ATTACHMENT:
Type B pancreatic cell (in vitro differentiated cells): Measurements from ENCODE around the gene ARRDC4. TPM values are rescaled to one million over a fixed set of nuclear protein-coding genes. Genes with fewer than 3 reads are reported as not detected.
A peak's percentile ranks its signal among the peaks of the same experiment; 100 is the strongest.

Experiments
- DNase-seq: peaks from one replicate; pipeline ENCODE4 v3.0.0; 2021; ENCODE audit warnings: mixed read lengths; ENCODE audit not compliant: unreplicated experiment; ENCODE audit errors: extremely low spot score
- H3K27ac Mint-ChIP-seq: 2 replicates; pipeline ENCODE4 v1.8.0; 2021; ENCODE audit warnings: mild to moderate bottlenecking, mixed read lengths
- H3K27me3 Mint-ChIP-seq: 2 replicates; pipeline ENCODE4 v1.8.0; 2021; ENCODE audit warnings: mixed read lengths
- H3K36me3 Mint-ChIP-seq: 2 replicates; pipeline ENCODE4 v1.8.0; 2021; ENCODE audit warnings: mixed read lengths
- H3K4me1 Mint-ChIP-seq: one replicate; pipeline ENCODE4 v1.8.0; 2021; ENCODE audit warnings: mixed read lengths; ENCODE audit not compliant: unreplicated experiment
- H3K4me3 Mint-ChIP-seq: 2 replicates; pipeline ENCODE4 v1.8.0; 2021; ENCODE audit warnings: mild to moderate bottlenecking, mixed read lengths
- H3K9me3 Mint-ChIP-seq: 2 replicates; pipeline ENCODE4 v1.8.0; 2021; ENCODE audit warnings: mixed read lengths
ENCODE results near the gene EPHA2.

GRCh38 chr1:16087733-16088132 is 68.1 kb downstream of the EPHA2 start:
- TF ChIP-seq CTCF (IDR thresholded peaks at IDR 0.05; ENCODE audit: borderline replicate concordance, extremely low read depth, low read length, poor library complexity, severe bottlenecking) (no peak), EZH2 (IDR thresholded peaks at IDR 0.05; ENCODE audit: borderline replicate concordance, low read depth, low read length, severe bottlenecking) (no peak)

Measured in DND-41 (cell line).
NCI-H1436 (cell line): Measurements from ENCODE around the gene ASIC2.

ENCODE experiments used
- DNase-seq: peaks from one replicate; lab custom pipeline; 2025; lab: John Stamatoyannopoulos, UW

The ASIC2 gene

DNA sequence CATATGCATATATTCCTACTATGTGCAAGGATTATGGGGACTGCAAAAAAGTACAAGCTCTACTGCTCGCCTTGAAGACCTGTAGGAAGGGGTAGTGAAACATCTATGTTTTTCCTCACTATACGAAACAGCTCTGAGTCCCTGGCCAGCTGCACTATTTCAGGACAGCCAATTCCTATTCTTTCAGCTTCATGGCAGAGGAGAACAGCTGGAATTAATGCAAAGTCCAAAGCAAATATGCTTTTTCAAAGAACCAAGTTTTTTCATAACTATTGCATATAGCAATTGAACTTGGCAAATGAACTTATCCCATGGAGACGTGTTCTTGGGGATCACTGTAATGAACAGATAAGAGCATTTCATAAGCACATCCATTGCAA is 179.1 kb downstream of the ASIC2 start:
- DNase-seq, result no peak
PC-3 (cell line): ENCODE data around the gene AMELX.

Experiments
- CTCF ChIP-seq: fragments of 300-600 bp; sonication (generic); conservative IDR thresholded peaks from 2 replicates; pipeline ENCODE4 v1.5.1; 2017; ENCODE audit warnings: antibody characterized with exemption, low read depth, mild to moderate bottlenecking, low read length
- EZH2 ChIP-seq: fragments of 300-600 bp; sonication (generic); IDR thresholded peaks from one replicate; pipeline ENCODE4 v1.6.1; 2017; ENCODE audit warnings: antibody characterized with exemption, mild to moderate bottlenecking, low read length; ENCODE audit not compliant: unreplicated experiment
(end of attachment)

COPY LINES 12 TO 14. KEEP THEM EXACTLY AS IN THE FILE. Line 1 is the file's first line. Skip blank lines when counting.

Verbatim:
GRCh38 chr1:16087733-16088132 is 68.1 kb downstream of the EPHA2 start:
- TF ChIP-seq CTCF (IDR thresholded peaks at IDR 0.05; ENCODE audit: borderline replicate concordance, extremely low read depth, low read length, poor library complexity, severe bottlenecking) (no peak), EZH2 (IDR thresholded peaks at IDR 0.05; ENCODE audit: borderline replicate concordance, low read depth, low read length, severe bottlenecking) (no peak)

Measured in DND-41 (cell line).